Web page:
[MR2] MR2 news from Top Gear
waynearndt at waynearndt.com
waynearndt at waynearndt.com
Mon Jan 25 12:58:30 EST 2010
Not to mention all this high tech stuff takes the responsibility away from
the driver which in turn makes for a poor and untrained driver. Even the
most responsible driver can't be expected to be all that great when every
car they've ever driven has actually driven itself... And I agree with Bill
about forcing all the "do-dads" onto us with new cars. No matter how much
cash I have i my pocket, I cannot even buy a new car without may of these
"features". Pet peeves that I wish I could do without are airbags, Big
brother's Onstar and the cars with push start buttons rather than typical
keyed ignitions. As mentioned earlier, it makes that panic reaction less
likely to be figured out in time. I guess maybe I'm a Luddite too.... I
suppose that means I digress since I'm an IT guy.... The exceptions for me
that I've come to like are powered & heated side mirrors and keyless entry.
It's nice having the mirrors stay clear even when the outside temp is -20F.
And as long as I lock the car with the fob after closing all doors I will
never again lock myself out.
'91 Turbo T
On Sun, 24 Jan 2010 20:30:49 -0800, "William Brandt"
<wbrandt1 at sbcglobal.net> wrote:
> Wow - lots of interesting discussions going on. First aircraft have
> redundant systems - Boeing is the best with most planes having 3
> systems. Plus they must be tested ad nauseum for the FAA before
> I remember 20 years ago, working for Cessna in Wichita, going to the
> company cafeteria and going by the test hanger - they had a Citation 3
> (a medium size exec jet) on some jigs with hydraulic presses constantly
> flexing the wing back and forth to simulate 1000s of hours of flight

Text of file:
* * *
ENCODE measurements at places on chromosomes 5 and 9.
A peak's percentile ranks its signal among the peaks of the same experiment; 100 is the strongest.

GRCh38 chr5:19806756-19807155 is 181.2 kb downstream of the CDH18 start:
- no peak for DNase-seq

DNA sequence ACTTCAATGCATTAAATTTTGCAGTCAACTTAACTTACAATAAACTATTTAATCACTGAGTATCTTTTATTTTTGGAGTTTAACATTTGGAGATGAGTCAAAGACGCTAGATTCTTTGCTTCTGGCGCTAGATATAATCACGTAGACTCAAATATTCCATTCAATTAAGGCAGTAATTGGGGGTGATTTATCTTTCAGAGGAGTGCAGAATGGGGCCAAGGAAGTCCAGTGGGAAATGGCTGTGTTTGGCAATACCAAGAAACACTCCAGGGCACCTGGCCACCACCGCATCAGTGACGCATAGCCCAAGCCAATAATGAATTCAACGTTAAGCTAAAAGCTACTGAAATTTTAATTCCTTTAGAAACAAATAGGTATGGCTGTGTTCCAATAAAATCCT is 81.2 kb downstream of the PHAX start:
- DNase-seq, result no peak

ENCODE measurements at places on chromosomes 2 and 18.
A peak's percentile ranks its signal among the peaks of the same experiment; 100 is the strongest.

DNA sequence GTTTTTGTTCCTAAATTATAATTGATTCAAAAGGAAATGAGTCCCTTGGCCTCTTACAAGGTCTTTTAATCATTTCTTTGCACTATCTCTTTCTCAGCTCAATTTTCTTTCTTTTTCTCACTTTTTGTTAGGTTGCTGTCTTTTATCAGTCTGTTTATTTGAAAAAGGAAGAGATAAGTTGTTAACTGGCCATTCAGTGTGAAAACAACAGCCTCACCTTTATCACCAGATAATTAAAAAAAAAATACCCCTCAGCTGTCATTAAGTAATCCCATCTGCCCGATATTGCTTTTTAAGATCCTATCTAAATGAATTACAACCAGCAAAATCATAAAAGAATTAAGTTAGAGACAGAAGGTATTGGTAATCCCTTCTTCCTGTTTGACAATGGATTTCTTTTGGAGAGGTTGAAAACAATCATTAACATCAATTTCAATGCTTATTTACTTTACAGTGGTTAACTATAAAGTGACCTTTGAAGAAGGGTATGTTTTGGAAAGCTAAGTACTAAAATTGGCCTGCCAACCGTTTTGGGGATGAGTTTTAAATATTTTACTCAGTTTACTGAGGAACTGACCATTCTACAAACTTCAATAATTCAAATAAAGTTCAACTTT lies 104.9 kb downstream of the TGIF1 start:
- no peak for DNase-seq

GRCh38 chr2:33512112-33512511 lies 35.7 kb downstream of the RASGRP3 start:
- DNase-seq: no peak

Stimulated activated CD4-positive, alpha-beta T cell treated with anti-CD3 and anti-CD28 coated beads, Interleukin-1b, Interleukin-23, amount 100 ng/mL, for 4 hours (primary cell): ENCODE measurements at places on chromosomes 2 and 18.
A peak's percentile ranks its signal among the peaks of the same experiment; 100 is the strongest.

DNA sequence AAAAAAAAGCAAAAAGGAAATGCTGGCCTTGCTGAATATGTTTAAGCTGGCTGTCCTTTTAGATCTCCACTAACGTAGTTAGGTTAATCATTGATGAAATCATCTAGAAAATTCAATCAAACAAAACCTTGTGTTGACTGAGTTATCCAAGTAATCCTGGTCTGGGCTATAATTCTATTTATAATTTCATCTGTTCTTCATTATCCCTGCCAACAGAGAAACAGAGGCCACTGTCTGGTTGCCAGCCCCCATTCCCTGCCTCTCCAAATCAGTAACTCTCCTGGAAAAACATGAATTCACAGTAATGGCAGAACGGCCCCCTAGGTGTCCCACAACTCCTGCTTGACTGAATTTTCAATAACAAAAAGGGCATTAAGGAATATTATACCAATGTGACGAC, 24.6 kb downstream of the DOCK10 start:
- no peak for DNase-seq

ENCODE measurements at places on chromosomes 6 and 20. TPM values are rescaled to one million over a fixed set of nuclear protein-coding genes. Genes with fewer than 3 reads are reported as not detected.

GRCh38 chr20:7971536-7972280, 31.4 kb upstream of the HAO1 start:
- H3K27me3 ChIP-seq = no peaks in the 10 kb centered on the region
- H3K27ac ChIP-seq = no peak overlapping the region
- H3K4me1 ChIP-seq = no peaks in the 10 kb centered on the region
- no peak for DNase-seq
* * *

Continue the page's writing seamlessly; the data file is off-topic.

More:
> Even then some of this fly-by-wire stuff is a bit too much - Airbus
> to have a problem between their software and the rudder giving too much
> angle in certain situations - causing the tail to fall off ;-) Mercedes
> a cruise control system that automatically slows the car when it detects
> too small a space up front. And the computer will automatically tension
> seat belts when it detects the driver "slamming" on the brakes.
> And Lexus has their auto parking system.
> I view all this is fine until it goes bad and then big $$$ to diagnose
> fix. Then it is just more crap going out. Like the little motors inside
> LS430 vents that move the vents back and forth to move the air. Fine
> the motors go bad and you have to tear the dash up.
> When you have a car that is 100 times as complex electronically do you
> think you will get the same trouble-free longetivity?
> Mercedes electronic brakes - well, they did have a brake system that was
> computer controlled - with hydraulics - even changing the pads and
> the pistons back was a special procedure - offered on the latest SL and
> last E Class - but I have heard that they dropped it. They had a problem
> first with the initial software. Have a friend with an E Class who loves
> but as to why they have dropped it I cannot say. At least they have no
> plans on offering it in more models. That is what I heard.
> MR2 news from Top Gear
> To: bob-schultz at comcast.net
> Cc: mr2 at mr2.com
> <e4b348f21001241318s12da7969kb15ffcec6fea0bf3 at mail.gmail.com>
> Content-Type: text/plain; charset=ISO-8859-1
> Airplanes though, to be certified by the FAA, must have redundant
> built in. I'm not a flight controls guy, and don't know if their backup
> system is mechanical or electronic; but it has to be there, and isolated
> from the primary system. Besides that, airplanes cost $100,000,000.
> Ah, here we go.....
> loss of all flight control computers could immediately render the
> uncontrollable. For this reason, most fly-by-wire systems incorporate
> redundant computers (triplex, quadruplex etc), some kind of mechanical
> hydraulic backup or a combination of both. A "mixed" control system such
> the latter is not desirable and modern FBW aircraft normally avoid it by
> having more independent FBW channels, thereby reducing the possibility
> overall failure to minuscule levels that are acceptable to the
> regulatory and safety authority responsible for aircraft design, testing
> certification before operational service.
> On Sun, Jan 24, 2010 at 12:49 PM, <bob-schultz at comcast.net> wrote:
>> I hear what you say and honestly I kind of agree with you.
>> My LS430 has radar cruise but when the Yaw Sensor gets out of sync
>> (something like a $600 part) the cruise dies so the drive back from
>> was a problem. I think resetting the Yaw Sensor fixed the problem but
>> Anyway, I have a friend who is a pilot and he told me that airplanes
>> been fly by wire for years and although they probably have had some
>> problems way back then, they don't fall out of he sky that often.
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